Intravaginal Ring Could Protect Women Against HIV and Pregnancy

E-mail Email Icon Print Print Icon
Reddit Digg StumbleUpon Delicious Bookmark

A new vaginal ring in development will serve the dual purpose of preventing both HIV and unwanted pregnancy.

HIV budding

Photo: C. Goldsmith

A vaginal ring in development can help prevent women from contracting HIV.

If a woman wants to protect herself from both HIV and pregnancy, she’s currently restricted to condom use. This is how it has been in the world of sexual health for a long time, and many women feel it is a limitation to them and their sex lives. However, a new wearable device could hit the market in the near future that would protect women from HIV, herpes, and pregnancy simultaneously.

Northwestern University biomechanical engineer Patrick Kiser created the revolutionary intravaginal ring (IVR) that releases both lenovogestrel (the active ingredient in many hormonal contraceptives) and tenofovir (an antiviral drug that protects against HIV and herpes).

Although it’s not available to the public now, the IVR is about to undergo its first tests in women. According to Northwestern University, the 5.5 cm ring is designed to be placed in the vagina for about 3 months, during which time it will secrete the  tenofovir and lenovogestrel.

The long-wear aspect is also new to the world of IVRs. Contraceptive-only IVRs (such as the NuvaRing) that are currently on the market can only be worn for about 3 weeks. This change is related to the unique polymer encasing on the ring that swells in the presence of bodily fluids. This, if all goes well, should allow the ring to increase drug output by 100 times, when compared to most IVRs. With controlled diffusion rates, there creates enough of the drugs to last 3 months.

According to Kiser, his team’s main obstacle when engineering this device was managing the difference in how the two drugs react when placed in a physiological environment. Tenofovir is water-soluble (able to dissolve in water), and lenovogestrel is water-insoluble (unable to dissolve in water). Because of this, the two substances had to be contained in separate areas of the ring, and encompassed in different materials, so as to control the respective diffusion rates of the drugs.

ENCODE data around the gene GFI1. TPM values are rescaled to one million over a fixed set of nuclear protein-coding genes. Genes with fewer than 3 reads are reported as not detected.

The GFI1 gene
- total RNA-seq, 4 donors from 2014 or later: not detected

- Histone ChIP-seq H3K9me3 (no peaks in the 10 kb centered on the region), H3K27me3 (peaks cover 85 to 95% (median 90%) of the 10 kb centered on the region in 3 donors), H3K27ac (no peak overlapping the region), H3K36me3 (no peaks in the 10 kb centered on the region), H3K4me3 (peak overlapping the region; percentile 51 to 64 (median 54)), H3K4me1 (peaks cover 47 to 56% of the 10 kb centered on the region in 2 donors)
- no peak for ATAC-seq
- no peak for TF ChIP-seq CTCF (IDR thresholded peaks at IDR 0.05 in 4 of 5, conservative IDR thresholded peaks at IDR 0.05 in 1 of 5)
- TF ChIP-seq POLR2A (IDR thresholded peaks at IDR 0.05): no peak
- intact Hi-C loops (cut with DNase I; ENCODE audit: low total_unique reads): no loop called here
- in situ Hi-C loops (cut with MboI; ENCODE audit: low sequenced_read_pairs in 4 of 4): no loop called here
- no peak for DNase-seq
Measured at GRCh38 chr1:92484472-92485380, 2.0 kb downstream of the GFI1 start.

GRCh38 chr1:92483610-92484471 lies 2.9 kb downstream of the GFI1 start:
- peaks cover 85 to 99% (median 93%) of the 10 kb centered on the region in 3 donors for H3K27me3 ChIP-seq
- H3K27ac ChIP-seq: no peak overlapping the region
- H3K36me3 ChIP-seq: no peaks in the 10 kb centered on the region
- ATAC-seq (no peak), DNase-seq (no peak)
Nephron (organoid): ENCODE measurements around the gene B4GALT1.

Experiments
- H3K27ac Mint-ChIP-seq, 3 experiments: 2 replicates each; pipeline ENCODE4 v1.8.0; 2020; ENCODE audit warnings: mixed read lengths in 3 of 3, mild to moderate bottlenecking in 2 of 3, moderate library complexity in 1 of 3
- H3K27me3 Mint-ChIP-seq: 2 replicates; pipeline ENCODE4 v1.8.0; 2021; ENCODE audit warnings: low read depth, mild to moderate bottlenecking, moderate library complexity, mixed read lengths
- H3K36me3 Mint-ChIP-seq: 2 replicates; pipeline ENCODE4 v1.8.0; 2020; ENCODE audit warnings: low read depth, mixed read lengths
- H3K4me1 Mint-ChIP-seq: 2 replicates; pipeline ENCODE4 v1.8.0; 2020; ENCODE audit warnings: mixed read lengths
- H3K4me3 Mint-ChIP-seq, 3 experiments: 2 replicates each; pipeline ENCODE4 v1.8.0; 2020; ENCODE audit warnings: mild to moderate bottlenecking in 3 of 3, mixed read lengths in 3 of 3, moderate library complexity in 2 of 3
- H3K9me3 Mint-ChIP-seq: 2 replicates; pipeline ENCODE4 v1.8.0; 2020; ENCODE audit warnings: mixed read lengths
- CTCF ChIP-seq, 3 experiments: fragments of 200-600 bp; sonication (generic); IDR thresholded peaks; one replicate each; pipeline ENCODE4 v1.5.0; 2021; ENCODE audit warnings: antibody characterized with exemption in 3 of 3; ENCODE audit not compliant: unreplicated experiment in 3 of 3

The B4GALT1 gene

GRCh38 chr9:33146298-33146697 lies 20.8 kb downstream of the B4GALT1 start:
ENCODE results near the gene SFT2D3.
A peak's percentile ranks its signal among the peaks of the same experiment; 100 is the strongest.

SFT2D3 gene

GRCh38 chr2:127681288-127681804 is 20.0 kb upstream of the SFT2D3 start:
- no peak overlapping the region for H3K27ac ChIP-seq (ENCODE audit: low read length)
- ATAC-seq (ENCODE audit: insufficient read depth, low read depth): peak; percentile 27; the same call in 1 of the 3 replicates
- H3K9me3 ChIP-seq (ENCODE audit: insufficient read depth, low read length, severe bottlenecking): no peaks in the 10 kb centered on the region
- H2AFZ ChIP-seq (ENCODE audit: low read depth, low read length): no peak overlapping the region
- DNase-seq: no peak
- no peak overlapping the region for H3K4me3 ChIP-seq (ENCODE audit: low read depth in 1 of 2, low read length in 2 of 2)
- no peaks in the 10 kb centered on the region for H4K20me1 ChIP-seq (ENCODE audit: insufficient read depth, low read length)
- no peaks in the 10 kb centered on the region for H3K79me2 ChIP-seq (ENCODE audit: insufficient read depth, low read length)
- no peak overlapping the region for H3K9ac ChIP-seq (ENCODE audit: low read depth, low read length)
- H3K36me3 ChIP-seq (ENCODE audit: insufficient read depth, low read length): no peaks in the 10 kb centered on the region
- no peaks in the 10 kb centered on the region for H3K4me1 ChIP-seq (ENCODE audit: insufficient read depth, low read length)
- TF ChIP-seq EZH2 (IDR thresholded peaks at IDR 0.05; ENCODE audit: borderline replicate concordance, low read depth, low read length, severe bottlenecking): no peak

According to the Center for Disease Control (CDC), about 50,000 people in the United States get infected with HIV each year, and there are about 1.1 million people currently living with HIV in the United States (16 percent of whom don’t know they have it). With numbers like these, it’s important that sexually active people everywhere take responsibility for their sexual health. Although it is still in its beginning stages, this new IVR is a thrilling new prospect for women and their partners everywhere.

Kendall Harshberger is a sophomore studying Human Development and Family Studies at Indiana University’s School of Public Health. She is on the sexual health committee of the IU Health and Wellness Department’s Peer Health Education program. Her interests include sexual health, the physiology of sex, and positive body image advocacy. She plans on obtaining her Master of Occupational Therapy degree after graduation.

Comments